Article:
Negation Scope Resolution for Chinese as a Second Language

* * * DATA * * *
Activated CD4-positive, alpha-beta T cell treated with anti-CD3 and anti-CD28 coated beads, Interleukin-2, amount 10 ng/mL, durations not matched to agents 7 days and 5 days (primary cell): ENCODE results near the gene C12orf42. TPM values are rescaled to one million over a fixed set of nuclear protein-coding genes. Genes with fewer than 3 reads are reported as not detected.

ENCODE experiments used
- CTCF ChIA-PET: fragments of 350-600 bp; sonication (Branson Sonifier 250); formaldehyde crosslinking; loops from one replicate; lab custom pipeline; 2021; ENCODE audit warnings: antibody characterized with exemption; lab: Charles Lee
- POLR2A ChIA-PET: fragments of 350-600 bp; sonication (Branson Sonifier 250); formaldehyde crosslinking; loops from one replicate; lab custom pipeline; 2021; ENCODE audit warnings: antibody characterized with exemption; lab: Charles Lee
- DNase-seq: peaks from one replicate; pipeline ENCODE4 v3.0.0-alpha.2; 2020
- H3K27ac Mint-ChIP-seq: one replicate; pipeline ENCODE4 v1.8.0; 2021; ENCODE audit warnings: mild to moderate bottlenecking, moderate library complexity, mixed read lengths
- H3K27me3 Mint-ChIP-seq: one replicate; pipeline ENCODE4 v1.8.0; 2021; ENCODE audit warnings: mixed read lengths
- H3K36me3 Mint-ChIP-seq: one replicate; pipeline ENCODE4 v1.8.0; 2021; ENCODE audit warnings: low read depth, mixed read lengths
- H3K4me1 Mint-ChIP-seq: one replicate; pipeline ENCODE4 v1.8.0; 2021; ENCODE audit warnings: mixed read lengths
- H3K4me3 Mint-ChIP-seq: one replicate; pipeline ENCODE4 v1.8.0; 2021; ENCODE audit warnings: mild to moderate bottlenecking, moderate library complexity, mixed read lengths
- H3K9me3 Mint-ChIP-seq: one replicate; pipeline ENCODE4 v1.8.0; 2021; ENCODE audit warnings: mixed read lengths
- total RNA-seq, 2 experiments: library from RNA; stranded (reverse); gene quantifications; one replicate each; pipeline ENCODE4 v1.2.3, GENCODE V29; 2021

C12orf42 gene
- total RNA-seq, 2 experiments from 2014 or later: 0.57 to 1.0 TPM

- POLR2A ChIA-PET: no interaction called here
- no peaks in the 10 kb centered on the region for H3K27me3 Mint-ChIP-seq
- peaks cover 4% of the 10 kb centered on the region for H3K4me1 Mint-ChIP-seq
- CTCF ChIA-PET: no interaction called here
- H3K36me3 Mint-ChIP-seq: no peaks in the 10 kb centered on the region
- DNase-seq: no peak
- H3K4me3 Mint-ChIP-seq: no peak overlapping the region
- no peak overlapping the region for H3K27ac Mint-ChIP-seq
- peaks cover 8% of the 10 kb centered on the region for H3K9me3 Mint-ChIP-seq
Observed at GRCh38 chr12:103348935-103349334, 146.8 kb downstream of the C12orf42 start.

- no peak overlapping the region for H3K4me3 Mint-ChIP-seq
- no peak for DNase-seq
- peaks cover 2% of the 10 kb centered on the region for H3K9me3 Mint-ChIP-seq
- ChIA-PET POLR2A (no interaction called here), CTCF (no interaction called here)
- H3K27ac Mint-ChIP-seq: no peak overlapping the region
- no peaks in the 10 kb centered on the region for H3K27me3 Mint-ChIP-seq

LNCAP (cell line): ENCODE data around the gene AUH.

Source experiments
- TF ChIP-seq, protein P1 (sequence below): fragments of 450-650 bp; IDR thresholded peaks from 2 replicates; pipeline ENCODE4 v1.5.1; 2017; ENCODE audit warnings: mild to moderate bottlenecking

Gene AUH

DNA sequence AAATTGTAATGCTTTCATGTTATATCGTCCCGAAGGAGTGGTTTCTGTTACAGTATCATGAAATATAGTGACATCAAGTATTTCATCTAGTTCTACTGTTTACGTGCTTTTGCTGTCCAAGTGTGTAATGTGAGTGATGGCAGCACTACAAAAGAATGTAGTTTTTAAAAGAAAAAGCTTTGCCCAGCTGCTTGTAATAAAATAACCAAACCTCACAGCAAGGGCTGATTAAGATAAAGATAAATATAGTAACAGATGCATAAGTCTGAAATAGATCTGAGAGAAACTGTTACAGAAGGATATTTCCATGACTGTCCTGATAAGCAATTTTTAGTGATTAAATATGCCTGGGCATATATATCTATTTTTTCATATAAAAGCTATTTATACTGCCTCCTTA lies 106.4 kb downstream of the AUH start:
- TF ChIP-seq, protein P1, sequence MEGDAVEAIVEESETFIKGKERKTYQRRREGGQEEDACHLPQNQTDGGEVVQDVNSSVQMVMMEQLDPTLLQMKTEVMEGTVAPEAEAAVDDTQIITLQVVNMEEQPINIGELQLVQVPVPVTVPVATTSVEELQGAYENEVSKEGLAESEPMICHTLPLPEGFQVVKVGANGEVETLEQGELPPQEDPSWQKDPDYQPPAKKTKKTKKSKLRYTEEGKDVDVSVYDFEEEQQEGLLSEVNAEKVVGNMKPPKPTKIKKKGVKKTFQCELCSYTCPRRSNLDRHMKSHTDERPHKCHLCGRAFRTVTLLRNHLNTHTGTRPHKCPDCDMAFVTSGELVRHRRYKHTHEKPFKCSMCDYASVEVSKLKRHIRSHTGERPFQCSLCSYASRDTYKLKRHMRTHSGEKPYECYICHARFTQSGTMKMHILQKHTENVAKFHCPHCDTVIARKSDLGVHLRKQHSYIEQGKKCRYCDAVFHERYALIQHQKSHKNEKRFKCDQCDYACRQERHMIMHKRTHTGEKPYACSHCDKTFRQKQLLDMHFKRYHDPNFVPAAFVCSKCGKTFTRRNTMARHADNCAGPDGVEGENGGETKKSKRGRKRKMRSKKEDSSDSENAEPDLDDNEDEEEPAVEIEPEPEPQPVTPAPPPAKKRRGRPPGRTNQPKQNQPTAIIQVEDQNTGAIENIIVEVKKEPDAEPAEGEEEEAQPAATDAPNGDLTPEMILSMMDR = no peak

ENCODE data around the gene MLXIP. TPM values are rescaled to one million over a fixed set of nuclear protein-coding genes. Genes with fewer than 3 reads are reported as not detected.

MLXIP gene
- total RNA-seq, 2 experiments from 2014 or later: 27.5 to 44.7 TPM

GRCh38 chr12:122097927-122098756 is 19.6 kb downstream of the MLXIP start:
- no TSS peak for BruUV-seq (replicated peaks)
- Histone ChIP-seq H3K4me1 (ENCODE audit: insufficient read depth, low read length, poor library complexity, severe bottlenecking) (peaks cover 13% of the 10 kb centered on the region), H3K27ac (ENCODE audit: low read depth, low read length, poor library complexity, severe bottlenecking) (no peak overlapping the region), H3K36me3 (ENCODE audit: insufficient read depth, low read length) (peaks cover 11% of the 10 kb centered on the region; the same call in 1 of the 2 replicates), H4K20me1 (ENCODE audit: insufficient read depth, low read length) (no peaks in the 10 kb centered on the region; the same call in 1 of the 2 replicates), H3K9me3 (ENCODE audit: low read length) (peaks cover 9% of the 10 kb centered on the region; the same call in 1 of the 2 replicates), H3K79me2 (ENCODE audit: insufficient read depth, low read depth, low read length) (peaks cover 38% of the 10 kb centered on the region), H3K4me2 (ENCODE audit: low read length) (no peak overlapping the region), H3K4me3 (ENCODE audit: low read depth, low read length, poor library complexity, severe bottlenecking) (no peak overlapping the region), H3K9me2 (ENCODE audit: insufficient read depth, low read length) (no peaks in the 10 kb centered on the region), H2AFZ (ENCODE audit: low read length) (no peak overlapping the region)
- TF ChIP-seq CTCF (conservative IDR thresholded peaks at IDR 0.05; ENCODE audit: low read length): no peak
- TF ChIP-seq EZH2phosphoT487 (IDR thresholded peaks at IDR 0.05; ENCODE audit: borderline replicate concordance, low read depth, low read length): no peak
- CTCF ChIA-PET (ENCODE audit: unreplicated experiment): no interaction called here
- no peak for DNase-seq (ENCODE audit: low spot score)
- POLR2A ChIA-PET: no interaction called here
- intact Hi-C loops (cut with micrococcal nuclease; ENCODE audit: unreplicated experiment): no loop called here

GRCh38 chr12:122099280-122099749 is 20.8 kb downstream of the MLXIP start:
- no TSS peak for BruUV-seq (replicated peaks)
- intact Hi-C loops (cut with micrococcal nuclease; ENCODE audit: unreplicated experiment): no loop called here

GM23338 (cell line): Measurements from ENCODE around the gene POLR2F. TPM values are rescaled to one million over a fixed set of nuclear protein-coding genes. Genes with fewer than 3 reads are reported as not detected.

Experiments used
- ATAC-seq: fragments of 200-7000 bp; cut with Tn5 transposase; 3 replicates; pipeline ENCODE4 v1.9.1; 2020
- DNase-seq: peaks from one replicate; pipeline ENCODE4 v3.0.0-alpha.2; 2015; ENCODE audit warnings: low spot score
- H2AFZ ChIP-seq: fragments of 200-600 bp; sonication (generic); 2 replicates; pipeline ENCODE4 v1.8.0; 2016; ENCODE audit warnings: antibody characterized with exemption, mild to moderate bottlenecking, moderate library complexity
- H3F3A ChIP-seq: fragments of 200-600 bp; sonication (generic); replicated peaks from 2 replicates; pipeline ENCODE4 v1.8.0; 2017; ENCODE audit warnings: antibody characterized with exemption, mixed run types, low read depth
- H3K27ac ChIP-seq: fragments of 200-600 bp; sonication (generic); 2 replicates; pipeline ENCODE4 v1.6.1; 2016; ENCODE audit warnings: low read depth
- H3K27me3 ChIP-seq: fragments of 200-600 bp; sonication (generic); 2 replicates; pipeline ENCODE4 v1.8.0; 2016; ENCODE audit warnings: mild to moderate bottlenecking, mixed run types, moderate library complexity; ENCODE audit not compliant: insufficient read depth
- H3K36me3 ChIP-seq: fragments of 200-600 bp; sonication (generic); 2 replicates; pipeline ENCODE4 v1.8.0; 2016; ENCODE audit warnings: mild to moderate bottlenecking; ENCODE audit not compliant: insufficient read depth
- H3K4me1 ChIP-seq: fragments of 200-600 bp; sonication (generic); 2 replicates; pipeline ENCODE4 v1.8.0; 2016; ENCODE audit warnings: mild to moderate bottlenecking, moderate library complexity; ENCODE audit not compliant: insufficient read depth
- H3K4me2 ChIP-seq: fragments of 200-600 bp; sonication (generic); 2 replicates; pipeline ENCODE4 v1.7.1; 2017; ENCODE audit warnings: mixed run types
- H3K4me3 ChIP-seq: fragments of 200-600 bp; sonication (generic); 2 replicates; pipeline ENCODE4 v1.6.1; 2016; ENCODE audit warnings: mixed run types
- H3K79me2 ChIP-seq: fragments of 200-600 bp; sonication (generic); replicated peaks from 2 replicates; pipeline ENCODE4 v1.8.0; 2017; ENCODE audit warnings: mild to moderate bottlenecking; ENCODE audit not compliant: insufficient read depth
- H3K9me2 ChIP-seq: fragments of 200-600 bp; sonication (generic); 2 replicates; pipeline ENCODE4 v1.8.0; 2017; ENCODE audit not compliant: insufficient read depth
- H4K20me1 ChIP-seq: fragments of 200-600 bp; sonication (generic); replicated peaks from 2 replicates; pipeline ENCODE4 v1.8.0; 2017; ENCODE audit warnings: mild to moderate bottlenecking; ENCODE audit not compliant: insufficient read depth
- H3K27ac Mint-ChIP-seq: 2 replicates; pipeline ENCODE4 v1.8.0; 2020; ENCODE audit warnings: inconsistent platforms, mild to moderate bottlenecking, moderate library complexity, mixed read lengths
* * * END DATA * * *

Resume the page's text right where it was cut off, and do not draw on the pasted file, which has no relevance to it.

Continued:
This paper studies Negation Scope Resolution (NSR) for Chinese as a Second Language (CSL), which shows many unique characteristics that distinguish itself from “standard” Chinese. We annotate a new moderate-sized corpus that covers two background L1 languages, viz. English and Japanese. We build a neural NSR system, which achieves a new state-of-the-art accuracy on English benchmark data. We leverage this system to gauge how successful NSR for CSL can be. Different native language backgrounds of language learners result in unequal cross-lingual transfer, which has a significant impact on processing second language data. In particular, manual annotation, empirical evaluation and error analysis indicate two non-obvious facts: 1) L2-Chinese, L1-Japanese data are more difficult to analyze and thus annotate than L2-Chinese, L1-English data; 2) computational models trained on L2-Chinese, L1-Japanese data perform better than models trained on L2-Chinese, L1-English data.

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